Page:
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Help for Hoarders estimates that approximately 1.5 million people in the UK, suffer from a hoarding disorder and with a figure that high, it’s much more common than is typically recognised.

Due to the large quantity of waste that hoarding produces, it’s hard to know which services to turn to when looking to clear up. One of the biggest problems with hoarding is that it commonly leads to the gathering of potentially harmful rubbish that can eventually become toxic, which is dangerous to be living with.

If someone is ready to clean up their hoard or they have passed away leaving it to friends or relatives to get rid of, it’s important to remember that this type of rubbish removal requires a lot of care and consideration to ensure a safe and efficient cleanup.

What is the difference between clutter and hoarding?

The difference between hoarding and clutter is that hoarding is often understood to be an obsession that requires a lot of care and consideration, particularly when cleaning up, while, on the other hand, clutter is a collection of waste on a much lower scale, and something that can easily be removed.

In extreme cases hoarding is recognised as a disorder, in this case it’s best to seek the advice of a professional and see how they can help you let go of unnecessary items that have been ‘saved’. Hoarders typically have a strong desire to buy items and then an even stronger need to not part with them. The ‘need’ to keep items they don’t have the room for exceeds the idea of being rational, a hoarder would rather buy another wardrobe or begin to fill another room rather than get rid of the possessions they have gathered.

Whereas, people who are having issues with clutter, more often than not, have homes that they can still function in the way they’re expected to. While many may have copious amounts of belongings, they’ll still be able to bring their home to a level of tidy or ‘organised mess’ that is acceptable to live and host in.

When it comes to clutter, these items are much easier to organise, while it may seem that the piles have been getting higher, it’s often a case of finding better storage solutions or the spring cleaning of items you no longer have any use or need for. This can usually be resolved with a trip or two to your local tip, charity shop, or clothing bin.

Therefore, hoarding clearance is a process that requires a lot of understanding and efficiency.

 Our top tips to help get organized

  1. Be ruthless and have an open mind

It may be easier said than done, however, the best plan of action is to be ruthless when deciding which items stay and which items go.

If something doesn’t have a place, or no longer sticks out as something of importance until you have re-discovered it, then it’s time to let go. If the items are new or in good condition, they can be donated to charity to go on and find purpose in someone else’s home instead of going into landfill.

  1. Create a plan of action

If you’re ready to clean up a hoard, it’s time to make a solid plan of action.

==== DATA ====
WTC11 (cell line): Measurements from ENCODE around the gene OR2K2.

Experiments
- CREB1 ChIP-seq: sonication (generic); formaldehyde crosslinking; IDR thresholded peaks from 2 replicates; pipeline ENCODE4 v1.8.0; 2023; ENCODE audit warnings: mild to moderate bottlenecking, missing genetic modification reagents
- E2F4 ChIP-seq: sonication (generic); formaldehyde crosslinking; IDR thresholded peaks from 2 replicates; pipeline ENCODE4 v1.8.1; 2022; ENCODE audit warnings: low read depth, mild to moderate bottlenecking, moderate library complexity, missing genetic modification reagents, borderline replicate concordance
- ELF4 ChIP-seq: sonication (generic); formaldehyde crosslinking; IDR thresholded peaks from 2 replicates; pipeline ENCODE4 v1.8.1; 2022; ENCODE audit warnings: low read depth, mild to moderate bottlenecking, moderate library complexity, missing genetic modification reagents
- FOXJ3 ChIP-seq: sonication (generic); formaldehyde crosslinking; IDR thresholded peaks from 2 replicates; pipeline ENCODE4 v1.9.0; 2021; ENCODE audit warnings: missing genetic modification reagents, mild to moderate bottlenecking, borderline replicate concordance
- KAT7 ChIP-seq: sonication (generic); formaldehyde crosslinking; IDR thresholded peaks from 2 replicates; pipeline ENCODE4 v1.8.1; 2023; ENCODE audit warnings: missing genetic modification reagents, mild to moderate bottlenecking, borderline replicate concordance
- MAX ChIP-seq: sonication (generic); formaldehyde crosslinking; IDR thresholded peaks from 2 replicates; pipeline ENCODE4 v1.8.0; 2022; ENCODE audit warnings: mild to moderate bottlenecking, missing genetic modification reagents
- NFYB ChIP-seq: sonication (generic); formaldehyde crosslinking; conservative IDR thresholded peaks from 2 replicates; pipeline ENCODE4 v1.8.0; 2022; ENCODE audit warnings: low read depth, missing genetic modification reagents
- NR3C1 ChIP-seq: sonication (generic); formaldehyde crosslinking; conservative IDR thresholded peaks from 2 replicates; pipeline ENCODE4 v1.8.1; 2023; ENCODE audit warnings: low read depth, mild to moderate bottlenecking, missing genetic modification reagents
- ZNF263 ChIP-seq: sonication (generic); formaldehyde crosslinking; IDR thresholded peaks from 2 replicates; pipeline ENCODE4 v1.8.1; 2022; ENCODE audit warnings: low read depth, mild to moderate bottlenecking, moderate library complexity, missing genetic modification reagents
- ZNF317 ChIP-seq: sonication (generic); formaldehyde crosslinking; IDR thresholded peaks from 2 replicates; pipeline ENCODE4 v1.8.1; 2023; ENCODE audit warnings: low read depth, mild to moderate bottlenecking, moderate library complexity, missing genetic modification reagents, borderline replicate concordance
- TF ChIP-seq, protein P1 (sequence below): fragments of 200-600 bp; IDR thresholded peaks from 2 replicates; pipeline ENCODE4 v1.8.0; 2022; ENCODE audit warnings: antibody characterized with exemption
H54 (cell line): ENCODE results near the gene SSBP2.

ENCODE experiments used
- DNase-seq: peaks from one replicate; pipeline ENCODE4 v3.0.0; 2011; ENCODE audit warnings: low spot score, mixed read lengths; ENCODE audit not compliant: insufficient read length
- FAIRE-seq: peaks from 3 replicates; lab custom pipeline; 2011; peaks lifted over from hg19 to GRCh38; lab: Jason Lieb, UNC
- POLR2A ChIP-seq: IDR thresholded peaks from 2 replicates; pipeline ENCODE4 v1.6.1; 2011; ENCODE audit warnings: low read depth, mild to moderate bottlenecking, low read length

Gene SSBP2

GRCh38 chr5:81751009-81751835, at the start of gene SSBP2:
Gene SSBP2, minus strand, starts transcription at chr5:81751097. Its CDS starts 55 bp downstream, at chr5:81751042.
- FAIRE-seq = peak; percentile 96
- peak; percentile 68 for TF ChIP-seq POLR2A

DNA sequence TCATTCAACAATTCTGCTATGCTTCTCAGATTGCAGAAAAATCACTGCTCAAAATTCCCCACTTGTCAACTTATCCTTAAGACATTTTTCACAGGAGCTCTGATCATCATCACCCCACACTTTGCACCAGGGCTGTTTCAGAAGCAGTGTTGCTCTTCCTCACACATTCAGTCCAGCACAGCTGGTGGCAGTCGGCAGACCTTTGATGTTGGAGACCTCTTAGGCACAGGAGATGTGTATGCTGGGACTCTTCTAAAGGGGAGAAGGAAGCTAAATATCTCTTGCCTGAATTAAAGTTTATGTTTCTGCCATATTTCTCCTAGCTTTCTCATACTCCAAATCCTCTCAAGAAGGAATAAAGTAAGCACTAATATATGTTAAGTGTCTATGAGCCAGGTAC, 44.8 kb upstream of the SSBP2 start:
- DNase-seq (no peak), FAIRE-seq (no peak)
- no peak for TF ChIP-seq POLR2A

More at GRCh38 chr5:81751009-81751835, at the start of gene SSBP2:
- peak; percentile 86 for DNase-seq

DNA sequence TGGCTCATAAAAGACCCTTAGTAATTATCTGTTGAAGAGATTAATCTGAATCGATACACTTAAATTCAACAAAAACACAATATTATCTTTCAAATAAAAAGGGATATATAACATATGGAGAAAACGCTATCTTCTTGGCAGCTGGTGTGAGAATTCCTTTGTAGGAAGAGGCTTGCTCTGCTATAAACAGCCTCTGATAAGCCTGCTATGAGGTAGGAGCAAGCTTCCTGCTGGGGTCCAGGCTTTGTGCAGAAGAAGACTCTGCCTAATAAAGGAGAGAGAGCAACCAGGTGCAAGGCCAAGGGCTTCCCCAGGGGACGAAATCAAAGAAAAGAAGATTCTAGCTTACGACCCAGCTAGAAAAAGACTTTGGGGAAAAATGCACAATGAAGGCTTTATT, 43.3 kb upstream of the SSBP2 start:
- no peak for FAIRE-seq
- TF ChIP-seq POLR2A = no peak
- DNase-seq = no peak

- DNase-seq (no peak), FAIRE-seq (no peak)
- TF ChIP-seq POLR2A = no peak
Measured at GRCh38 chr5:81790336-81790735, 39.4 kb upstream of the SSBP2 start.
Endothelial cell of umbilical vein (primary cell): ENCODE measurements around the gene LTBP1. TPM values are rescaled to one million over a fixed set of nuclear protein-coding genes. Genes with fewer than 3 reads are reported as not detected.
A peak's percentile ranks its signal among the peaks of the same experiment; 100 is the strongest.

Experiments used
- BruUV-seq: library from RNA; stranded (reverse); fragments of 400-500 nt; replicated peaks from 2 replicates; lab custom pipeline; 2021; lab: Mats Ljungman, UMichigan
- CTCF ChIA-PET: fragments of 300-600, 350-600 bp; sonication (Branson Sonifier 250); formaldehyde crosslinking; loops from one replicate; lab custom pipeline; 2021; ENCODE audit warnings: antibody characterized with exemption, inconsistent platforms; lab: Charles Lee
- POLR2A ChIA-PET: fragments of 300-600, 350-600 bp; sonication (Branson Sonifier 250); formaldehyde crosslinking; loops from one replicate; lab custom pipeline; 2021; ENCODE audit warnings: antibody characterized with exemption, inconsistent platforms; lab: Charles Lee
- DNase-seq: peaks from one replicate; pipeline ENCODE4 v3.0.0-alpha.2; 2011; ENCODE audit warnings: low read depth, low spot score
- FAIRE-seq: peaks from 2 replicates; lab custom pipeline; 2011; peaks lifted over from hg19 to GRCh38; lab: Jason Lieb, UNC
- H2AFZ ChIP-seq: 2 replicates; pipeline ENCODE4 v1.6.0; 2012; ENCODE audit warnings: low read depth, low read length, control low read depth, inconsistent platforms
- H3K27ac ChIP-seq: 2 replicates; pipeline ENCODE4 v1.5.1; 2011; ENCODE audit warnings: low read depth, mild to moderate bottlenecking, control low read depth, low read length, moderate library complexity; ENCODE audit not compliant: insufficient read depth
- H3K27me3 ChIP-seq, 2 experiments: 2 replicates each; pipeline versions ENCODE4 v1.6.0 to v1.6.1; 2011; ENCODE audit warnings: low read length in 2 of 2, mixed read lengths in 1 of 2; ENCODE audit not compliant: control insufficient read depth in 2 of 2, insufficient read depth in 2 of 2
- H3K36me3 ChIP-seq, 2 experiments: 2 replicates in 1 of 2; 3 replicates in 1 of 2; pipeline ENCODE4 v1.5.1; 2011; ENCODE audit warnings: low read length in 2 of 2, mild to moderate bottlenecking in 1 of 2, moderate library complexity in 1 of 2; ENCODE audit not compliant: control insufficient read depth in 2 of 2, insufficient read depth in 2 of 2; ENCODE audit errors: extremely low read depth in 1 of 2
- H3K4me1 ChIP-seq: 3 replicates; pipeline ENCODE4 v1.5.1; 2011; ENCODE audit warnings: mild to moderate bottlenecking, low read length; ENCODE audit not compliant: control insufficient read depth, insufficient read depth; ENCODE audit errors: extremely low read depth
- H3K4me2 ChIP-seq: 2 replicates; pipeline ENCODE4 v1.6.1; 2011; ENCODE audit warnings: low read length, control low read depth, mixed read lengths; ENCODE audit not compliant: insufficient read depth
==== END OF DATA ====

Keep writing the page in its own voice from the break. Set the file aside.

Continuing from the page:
It is key to understand what you want to achieve from the rubbish removal. If it’s a personal task or something that has been left to you after someone has passed away, it’s important to know of there are items that need keeping, selling or whether everything can be disposed in one big sweep. Therefore, by creating a plan of action you will be able to make sure that the process runs as smoothly as possible.

  1. Separate valuable items into a safe place

It’s important to make sure that valuable items don’t get mixed up with the waste you’re getting rid of.

If you’re keen to keep specific items or possessions during the cleanup, it’s important to organise these into labeled boxes that are kept away from the cleaning site during the process. This will help prevent any mix-up’s that may see important items lost or thrown out. Again, this allows for a smoother and stress-free process.

  1. Consider selling some items

Within the clean, you may find some items are harder to let go of, especially if they’re still in good condition.

Therefore, it is worth doing some research, to see if these can be sold on to make a profit. You could be in the possession of collectables or even something that is of no value to you, but can go on and find it’s place with someone else,

  1. Hire a professional

If the hoard or de-cluttering has become too large to handle yourself, it may be time to hire a professional.

Depending on the scale of the hoard, there’s a risk of potentially harmful waste is hiding amongst the other rubbish, industry professionals have the appropriate equipment, consideration of the emotional concerns and professional opinions to get the waste efficiently and safely removed from the property.

Hoarding clearance can be a mammoth task emotionally as well as physically challenging. If you’re look for support anywhere in the UK we can help. From house clearance in Bristol, to Northampton, house clearance Glasgow, Swansea, Stoke or anywhere else, we’ve got you covered.

Dealing with hoarding is a sensitive process and something we at Just Clear handle with patience and sensitivity, having experience in “hoarding clearance” we understand the care that needs to be taken during this process.